632: Touch Cave
632: Touch Cave
I’m Ada Limón and this is The Slowdown.
In 2004, I worked for a national wedding magazine in New York City. It was a good job for a lot of reasons, like, my boss was cool, I was left alone a lot, and the pay was decent. Still, when we were in the middle of big events, there was a lot of stress. We’d host enormous three-day events in various big cities for thousands of brides-to-be. The events would be scattered throughout the city at department stores, local boutiques, and huge hotel auditoriums.
We’d spend all day running from one event to another, making sure everyone was happy, fielding complaints, checking on venues, smiling, smiling, smiling. At the end of one long weekend in Chicago, I was so tired of being nice to strangers, of being helpful, of hearing, “Excuse me, do you work here?”
We were wrapping up one of the last events at a department store on the Miracle Mile and I was suddenly and without warning drawn to the dressing room. I walked into the dressing room stall and just sat there staring at myself in the mirror. I was not even thirty yet, but I was tired. I was tired of everything. I remember staring into my face in the mirror and then just bursting into tears. I was hugging myself and rocking a little and crying quietly.
And what can I say, it was…wonderful. I hadn’t realized that what I really needed after being so available twenty-four seven to my boss and to the attendees, was to be alone for only a second. To see myself clearly in the lights and to hold myself, to acknowledge my own exhaustion, to stop freaking smiling for a second. I still remember watching my face fall into, not a frown, but melt to neutral, and how good it felt. This sounds funny, but I’ll always be grateful to that dressing room stall and for the memory of what it was to find myself again.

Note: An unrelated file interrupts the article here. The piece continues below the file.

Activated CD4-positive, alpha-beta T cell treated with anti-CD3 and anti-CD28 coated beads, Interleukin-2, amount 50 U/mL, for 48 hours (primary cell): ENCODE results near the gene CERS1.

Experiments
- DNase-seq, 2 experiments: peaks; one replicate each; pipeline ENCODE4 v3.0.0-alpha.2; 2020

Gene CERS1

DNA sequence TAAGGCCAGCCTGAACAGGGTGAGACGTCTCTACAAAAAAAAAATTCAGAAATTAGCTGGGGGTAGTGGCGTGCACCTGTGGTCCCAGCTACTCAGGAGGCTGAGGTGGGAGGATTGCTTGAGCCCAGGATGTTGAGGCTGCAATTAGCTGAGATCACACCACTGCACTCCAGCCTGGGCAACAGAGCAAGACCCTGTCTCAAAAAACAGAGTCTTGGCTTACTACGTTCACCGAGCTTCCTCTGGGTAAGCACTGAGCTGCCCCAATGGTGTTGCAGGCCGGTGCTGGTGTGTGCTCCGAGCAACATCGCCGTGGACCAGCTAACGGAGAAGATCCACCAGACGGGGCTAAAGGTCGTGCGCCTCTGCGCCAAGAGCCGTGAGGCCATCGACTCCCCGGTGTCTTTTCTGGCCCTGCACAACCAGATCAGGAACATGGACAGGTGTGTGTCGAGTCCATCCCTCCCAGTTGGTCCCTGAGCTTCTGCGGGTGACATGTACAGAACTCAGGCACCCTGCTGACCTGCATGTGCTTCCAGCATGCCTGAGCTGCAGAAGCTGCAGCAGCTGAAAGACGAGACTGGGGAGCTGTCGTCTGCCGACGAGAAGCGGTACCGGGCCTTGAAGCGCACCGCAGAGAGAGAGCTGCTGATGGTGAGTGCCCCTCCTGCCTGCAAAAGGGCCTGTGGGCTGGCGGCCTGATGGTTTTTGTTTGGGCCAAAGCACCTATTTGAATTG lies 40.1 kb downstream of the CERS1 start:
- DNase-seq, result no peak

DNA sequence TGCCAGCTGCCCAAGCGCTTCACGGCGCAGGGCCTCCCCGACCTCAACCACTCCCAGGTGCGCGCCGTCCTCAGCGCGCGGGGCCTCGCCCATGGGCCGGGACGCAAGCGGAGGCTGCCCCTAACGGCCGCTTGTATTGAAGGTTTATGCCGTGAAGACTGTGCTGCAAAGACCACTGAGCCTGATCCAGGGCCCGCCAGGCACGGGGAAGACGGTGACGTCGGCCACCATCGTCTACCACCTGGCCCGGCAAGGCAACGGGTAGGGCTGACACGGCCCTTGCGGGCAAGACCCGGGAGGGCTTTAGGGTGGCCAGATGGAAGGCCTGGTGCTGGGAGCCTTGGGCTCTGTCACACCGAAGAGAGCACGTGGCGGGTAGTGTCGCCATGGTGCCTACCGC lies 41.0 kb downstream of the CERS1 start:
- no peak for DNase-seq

In today’s tender poem, we see the speaker explore that necessity for aloneness, for self touch, and how sometimes you’re the only one who can offer yourself safety.
by Erika Meitner
I am no bird but I would like someone to cradle me the way a nest nestles its eggs & this airport bathroom stall almost comes through. In the new terminal everyone on my flight waited for a shuttle to Gate D because our good fortune at arriving somewhere like Gate 48, spit-shined & well- designed, couldn’t last. I didn’t see you on this island or in a hotel bed or on a train so I walked the wet streets. I went to a bar where they served drinks with names like Wakeup Call & Bark at the Moon. I touched myself the way a person presses a button on a soda machine that isn’t working— not the way you sweep the return with one finger for someone else’s left- behind change— I’m talking after you put your dollar in. You have a lot going on. We are all beholden to something. Every- one is so tired. Everyone is buffeted by the wind. No matter where I sit on this jet, I am over the wing.
"Touch Cave" by Erika Meitner. Used by permission of the poet.